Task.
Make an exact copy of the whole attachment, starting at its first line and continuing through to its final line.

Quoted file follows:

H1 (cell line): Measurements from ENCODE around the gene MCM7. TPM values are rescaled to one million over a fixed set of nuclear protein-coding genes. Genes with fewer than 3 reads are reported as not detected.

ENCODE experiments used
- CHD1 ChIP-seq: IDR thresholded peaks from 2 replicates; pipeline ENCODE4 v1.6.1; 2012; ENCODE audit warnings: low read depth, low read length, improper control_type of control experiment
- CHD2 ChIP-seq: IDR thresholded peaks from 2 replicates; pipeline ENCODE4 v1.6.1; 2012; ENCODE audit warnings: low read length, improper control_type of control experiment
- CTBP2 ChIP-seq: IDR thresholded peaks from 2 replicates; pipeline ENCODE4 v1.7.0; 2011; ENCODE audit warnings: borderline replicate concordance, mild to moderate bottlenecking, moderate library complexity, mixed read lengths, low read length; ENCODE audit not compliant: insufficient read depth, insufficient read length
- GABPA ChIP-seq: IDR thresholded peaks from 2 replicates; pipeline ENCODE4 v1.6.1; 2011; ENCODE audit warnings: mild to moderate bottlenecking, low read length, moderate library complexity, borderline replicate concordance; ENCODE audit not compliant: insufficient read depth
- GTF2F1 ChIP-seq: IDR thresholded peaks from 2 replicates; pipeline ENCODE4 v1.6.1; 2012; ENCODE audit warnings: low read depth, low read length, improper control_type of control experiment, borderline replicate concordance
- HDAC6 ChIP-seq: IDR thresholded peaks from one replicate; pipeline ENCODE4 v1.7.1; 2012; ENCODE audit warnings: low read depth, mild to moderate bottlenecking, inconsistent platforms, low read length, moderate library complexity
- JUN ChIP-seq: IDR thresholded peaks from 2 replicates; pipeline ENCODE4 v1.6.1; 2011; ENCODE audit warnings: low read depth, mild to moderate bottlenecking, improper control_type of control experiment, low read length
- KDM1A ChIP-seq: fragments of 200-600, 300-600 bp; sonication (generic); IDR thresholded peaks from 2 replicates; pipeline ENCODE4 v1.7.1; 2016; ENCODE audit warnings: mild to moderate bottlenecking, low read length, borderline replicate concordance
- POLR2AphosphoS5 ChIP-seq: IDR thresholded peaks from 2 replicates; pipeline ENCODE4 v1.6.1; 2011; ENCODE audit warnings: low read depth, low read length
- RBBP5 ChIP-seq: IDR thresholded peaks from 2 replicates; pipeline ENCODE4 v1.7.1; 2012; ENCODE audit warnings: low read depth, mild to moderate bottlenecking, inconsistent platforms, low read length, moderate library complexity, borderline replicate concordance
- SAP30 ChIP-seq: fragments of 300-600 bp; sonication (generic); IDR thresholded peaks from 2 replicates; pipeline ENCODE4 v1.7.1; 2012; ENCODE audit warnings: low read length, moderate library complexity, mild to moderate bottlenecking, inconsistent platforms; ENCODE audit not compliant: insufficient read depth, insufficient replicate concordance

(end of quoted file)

H1 (cell line): Measurements from ENCODE around the gene MCM7. TPM values are rescaled to one million over a fixed set of nuclear protein-coding genes. Genes with fewer than 3 reads are reported as not detected.

ENCODE experiments used
- CHD1 ChIP-seq: IDR thresholded peaks from 2 replicates; pipeline ENCODE4 v1.6.1; 2012; ENCODE audit warnings: low read depth, low read length, improper control_type of control experiment
- CHD2 ChIP-seq: IDR thresholded peaks from 2 replicates; pipeline ENCODE4 v1.6.1; 2012; ENCODE audit warnings: low read length, improper control_type of control experiment
- CTBP2 ChIP-seq: IDR thresholded peaks from 2 replicates; pipeline ENCODE4 v1.7.0; 2011; ENCODE audit warnings: borderline replicate concordance, mild to moderate bottlenecking, moderate library complexity, mixed read lengths, low read length; ENCODE audit not compliant: insufficient read depth, insufficient read length
- GABPA ChIP-seq: IDR thresholded peaks from 2 replicates; pipeline ENCODE4 v1.6.1; 2011; ENCODE audit warnings: mild to moderate bottlenecking, low read length, moderate library complexity, borderline replicate concordance; ENCODE audit not compliant: insufficient read depth
- GTF2F1 ChIP-seq: IDR thresholded peaks from 2 replicates; pipeline ENCODE4 v1.6.1; 2012; ENCODE audit warnings: low read depth, low read length, improper control_type of control experiment, borderline replicate concordance
- HDAC6 ChIP-seq: IDR thresholded peaks from one replicate; pipeline ENCODE4 v1.7.1; 2012; ENCODE audit warnings: low read depth, mild to moderate bottlenecking, inconsistent platforms, low read length, moderate library complexity
- JUN ChIP-seq: IDR thresholded peaks from 2 replicates; pipeline ENCODE4 v1.6.1; 2011; ENCODE audit warnings: low read depth, mild to moderate bottlenecking, improper control_type of control experiment, low read length
- KDM1A ChIP-seq: fragments of 200-600, 300-600 bp; sonication (generic); IDR thresholded peaks from 2 replicates; pipeline ENCODE4 v1.7.1; 2016; ENCODE audit warnings: mild to moderate bottlenecking, low read length, borderline replicate concordance
- POLR2AphosphoS5 ChIP-seq: IDR thresholded peaks from 2 replicates; pipeline ENCODE4 v1.6.1; 2011; ENCODE audit warnings: low read depth, low read length
- RBBP5 ChIP-seq: IDR thresholded peaks from 2 replicates; pipeline ENCODE4 v1.7.1; 2012; ENCODE audit warnings: low read depth, mild to moderate bottlenecking, inconsistent platforms, low read length, moderate library complexity, borderline replicate concordance
- SAP30 ChIP-seq: fragments of 300-600 bp; sonication (generic); IDR thresholded peaks from 2 replicates; pipeline ENCODE4 v1.7.1; 2012; ENCODE audit warnings: low read length, moderate library complexity, mild to moderate bottlenecking, inconsistent platforms; ENCODE audit not compliant: insufficient read depth, insufficient replicate concordance